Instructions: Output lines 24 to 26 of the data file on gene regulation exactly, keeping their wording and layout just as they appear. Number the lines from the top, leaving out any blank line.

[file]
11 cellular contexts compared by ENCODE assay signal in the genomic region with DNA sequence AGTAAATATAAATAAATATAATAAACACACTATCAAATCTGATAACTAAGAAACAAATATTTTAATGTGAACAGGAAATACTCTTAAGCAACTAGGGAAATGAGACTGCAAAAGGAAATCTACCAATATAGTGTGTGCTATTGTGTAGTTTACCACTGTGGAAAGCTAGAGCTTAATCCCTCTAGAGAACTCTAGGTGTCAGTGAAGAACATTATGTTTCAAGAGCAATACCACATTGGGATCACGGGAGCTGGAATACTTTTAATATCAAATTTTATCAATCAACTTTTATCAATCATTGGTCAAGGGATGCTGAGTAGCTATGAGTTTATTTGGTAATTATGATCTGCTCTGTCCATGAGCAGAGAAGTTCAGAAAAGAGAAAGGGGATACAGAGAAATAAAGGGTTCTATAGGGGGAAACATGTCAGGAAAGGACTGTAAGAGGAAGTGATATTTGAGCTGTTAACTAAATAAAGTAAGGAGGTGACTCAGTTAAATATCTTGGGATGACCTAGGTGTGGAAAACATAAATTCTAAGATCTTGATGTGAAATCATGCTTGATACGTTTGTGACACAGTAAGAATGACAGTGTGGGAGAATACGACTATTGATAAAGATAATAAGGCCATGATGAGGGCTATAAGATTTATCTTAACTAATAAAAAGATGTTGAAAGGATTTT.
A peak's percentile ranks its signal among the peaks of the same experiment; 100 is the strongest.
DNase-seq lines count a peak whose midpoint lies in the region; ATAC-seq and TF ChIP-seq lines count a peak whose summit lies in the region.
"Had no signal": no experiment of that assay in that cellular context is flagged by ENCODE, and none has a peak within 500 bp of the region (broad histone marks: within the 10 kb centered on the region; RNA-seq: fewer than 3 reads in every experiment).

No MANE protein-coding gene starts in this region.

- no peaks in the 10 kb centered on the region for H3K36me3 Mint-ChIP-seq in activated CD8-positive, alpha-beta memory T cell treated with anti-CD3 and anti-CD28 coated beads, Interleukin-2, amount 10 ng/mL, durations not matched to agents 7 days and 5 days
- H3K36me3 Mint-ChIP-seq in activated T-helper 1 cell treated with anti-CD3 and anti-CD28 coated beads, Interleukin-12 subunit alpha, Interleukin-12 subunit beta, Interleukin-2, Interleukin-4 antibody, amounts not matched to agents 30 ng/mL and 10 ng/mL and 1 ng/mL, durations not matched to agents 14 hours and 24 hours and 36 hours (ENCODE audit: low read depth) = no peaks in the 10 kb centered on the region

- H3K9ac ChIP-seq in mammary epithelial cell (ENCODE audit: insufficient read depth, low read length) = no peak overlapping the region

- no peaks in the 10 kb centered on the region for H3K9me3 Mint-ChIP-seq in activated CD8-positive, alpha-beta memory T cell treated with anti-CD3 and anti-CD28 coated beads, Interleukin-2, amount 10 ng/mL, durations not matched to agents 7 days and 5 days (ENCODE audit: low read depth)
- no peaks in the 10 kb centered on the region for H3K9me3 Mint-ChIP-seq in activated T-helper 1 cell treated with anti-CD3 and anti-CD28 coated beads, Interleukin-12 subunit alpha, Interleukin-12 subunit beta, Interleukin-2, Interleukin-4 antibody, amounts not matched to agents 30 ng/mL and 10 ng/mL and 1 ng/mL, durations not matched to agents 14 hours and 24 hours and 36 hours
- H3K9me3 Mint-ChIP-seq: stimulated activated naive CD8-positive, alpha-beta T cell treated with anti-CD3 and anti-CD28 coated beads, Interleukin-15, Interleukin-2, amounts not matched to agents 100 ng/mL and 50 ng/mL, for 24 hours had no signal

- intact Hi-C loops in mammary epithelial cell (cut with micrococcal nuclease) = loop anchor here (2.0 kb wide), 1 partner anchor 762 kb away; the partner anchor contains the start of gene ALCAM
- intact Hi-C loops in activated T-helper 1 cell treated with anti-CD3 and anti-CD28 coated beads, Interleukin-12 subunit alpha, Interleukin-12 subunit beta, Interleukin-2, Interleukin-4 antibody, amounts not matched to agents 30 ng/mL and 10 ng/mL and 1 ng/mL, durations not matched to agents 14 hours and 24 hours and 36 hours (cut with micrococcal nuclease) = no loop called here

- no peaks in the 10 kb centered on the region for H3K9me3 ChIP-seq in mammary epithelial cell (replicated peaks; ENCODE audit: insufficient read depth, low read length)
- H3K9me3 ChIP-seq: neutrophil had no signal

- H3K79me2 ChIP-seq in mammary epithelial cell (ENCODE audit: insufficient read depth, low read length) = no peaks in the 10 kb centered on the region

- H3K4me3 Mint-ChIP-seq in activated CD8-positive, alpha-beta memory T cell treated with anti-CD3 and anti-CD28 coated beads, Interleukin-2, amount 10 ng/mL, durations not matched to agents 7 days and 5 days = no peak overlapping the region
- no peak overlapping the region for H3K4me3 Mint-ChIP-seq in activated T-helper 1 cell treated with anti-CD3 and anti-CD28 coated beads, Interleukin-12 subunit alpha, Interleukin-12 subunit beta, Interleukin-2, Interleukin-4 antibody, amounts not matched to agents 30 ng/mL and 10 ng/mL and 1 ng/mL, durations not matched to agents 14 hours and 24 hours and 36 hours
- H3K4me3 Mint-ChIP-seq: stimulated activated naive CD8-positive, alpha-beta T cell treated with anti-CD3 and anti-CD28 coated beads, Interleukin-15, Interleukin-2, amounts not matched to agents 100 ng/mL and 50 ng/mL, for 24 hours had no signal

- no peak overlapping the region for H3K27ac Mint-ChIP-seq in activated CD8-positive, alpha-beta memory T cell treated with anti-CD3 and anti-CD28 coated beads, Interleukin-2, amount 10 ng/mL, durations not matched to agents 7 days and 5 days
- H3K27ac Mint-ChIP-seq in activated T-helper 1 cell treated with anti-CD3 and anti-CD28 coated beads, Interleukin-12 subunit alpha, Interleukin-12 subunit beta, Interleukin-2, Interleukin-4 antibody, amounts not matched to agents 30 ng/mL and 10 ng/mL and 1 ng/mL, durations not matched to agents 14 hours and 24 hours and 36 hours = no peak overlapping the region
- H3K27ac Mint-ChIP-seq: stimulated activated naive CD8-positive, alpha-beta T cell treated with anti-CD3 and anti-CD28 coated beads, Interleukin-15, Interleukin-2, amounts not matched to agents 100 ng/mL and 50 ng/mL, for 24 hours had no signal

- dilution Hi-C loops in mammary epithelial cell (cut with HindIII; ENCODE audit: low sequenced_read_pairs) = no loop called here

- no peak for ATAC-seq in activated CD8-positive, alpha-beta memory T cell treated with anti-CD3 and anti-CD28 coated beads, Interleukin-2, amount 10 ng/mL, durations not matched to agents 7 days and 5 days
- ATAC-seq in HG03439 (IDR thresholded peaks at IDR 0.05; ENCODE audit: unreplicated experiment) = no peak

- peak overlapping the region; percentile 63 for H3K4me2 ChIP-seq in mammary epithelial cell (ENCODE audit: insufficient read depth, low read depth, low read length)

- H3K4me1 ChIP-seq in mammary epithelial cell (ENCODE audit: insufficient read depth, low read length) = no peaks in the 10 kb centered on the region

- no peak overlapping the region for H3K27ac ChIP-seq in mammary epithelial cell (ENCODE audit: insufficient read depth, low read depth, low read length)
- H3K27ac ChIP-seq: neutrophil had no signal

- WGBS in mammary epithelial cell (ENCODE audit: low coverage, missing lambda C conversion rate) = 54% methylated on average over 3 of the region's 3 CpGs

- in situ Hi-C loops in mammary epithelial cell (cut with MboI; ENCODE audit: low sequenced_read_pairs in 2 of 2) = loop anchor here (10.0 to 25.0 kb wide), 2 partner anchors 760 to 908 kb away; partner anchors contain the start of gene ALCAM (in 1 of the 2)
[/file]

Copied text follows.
- no peak for ATAC-seq in activated CD8-positive, alpha-beta memory T cell treated with anti-CD3 and anti-CD28 coated beads, Interleukin-2, amount 10 ng/mL, durations not matched to agents 7 days and 5 days
- ATAC-seq in HG03439 (IDR thresholded peaks at IDR 0.05; ENCODE audit: unreplicated experiment) = no peak

- peak overlapping the region; percentile 63 for H3K4me2 ChIP-seq in mammary epithelial cell (ENCODE audit: insufficient read depth, low read depth, low read length)